Halloween is typically associated with costumes, candy, horror and trick-or-treating, but the pre-Christian Celtic holiday has been traced to have begun 2,000 years ago.
The Library of Congress in its online collections describes the event as the biggest and most significant holiday of the Celtic year. The Celts were known for worshiping nature, the Sun God and Samhain, the lord of the dead.
The Celtic believed that during Samahain now known as Halloween, the lord of the dead could blend with the living. The Celtic gathered sacrificed animals, fruits and vegetables to help strengthen the Sun God. They would also light bonfires to help the dead through their journeys.
Celtic year became Hallowe’en when Christianity spread and the Celtic underworld became the Christian Hell.
Halloween has now contributed to a boost in market sales. The National Retail Federation estimates that shoppers will be spending about $7 billion on Halloween this year. In 2005 Americans spend $3.3 billion.
The National Retail Federation estimates that this year 161 million Americans will celebrate Halloween.
Economics professor Sean Alley said that since the peak of the recession in 2009, spending on things such as costumes has increased.
Fresno State student Thomas Nichols is one of many college students shopping for a costume on a budget this year.
Alley added that the amount of money consumers spend reflects the status of the economy.
“When people make less money they cut out extra things like buying costumes, “ Alley said. “Now that unemployment rates are going down, people with jobs can buy costumes.”
However, Fresno State student Thomas Nichols is one of many college students shopping for a costume on a budget this year.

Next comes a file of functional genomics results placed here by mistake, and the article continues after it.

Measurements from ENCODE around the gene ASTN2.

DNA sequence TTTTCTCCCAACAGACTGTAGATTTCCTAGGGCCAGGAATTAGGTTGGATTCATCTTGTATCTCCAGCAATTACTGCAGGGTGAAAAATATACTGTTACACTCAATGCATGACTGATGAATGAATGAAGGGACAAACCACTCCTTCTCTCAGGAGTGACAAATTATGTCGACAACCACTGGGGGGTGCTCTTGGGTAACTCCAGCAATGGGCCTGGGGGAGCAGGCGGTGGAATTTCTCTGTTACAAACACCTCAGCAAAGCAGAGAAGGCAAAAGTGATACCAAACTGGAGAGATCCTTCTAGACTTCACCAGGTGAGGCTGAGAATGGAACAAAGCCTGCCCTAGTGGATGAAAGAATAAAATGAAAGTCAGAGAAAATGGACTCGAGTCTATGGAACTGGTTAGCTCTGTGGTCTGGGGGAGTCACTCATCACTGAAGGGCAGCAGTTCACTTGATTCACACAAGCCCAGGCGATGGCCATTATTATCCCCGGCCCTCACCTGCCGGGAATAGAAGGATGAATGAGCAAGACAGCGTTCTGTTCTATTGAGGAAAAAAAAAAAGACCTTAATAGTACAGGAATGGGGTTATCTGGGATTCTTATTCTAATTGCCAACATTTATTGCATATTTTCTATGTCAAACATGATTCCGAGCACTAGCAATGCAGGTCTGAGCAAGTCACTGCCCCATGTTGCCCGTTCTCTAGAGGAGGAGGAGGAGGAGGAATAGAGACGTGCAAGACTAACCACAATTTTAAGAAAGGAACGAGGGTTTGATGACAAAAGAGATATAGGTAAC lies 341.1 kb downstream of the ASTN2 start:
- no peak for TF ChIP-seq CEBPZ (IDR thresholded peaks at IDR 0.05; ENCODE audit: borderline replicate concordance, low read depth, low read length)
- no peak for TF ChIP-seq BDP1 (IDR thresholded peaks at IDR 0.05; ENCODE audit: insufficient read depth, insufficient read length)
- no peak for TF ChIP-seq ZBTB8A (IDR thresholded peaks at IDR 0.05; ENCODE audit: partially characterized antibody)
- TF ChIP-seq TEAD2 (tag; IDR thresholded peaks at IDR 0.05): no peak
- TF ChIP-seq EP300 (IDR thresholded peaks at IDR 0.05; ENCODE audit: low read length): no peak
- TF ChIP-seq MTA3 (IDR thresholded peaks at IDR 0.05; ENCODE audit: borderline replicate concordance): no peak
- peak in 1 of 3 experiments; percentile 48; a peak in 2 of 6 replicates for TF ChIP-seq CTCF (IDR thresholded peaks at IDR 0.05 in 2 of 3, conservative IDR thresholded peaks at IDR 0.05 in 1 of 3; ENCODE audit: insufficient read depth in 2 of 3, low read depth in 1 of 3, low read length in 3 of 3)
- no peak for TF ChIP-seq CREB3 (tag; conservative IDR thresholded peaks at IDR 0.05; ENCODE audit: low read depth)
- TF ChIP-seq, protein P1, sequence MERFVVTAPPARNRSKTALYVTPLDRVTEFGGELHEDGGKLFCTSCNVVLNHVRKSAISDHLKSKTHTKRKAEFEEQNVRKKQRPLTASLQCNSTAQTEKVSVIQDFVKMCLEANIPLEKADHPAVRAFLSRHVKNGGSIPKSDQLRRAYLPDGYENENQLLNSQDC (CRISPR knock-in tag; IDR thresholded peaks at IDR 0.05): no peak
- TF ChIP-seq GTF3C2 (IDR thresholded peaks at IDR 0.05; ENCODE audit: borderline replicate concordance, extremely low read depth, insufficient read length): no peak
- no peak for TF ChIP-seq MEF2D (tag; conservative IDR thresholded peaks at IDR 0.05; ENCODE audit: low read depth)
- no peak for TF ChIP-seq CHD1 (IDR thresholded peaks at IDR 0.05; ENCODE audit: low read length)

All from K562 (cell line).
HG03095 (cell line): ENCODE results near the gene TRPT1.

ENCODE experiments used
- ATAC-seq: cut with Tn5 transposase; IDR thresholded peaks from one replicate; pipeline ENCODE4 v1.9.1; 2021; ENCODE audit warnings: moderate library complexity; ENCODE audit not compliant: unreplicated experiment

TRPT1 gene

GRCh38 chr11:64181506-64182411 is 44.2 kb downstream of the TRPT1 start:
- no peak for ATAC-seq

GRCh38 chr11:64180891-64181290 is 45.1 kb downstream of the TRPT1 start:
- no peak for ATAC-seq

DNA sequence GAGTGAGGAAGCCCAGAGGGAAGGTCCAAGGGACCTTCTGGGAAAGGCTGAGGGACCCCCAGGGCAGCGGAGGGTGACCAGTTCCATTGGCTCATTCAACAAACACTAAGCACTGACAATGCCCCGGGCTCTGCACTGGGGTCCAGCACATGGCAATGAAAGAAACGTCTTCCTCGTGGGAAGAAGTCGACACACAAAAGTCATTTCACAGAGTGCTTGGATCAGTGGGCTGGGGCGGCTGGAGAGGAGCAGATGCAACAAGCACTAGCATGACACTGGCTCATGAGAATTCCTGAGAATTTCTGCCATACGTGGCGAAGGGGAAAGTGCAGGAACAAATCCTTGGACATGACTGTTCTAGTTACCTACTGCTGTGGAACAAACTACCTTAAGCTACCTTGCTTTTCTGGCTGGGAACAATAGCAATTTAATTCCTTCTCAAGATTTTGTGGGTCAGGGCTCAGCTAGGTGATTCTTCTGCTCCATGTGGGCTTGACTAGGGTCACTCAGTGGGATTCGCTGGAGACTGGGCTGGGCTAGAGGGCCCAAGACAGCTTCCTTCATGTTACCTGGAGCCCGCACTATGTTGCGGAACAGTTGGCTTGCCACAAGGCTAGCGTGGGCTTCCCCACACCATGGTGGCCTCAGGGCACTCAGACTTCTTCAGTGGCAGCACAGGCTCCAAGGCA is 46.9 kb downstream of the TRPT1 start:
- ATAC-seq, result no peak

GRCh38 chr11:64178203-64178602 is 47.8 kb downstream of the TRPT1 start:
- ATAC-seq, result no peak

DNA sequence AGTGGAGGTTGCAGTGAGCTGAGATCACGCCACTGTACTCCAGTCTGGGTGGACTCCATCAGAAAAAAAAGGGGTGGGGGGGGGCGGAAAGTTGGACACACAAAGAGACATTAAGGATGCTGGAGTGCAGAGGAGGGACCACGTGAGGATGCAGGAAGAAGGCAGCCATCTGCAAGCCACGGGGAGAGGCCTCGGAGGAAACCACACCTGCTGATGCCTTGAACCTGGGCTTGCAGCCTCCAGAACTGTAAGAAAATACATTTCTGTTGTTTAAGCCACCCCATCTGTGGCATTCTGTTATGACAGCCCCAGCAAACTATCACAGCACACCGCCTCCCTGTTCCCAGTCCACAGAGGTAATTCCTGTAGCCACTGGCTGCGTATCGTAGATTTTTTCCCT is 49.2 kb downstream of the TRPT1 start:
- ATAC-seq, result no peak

“I’m going to make my costume,” Nichols said. “I’m dressing up as Mr. T.”
Nichols said his costume consists of an old Navy shirt, a chain he bought from The Home Depot, which he spray painted gold. His total cost was about $10.
Halloween stores such as Halloween Express and other merchants begin preparing months in advance. In January, Halloween vendors met in Houston for a four-day Halloween show.
“The billions of dollars being made will help generate income, jobs and tax revenue,” Alley said.
Betsy Behlen, owner of the Fresno Halloween Express, said these trade shows allow them to see the latest costumes, new ideas and props. Bohlen added that this convention gives vendors of every Halloween product the opportunity to show their merchandise.
“If we see something new, we get it.” Behlen said. The Halloween Express storeowners prepared for about 8 months.
“In this economy finding a building isn’t easy,” Behlen said. This year the owners of Halloween Express opened one store to lessen their risks of losing money. The store opened for business as early as Labor Day. The most popular costume this year are accessories in the “create-a-costume aisle” and zombie customs.
Behlen added that the average amount spent on a costume at the Fresno Halloween Express is about $42.
A study done by the National Retail Federation found that 70 percent of 18 to 24-year-olds wear costumes, which is the highest of any age group.
Other students prefer to minimize expenses by not buying costumes. Fresno State student Akliatese Harris says she’d rather not waste money on a costume.
“I’m going to just stay in, eat pizza and watch movies,” Harris said.
Harris added that to enjoy Halloween money does not need to be spent.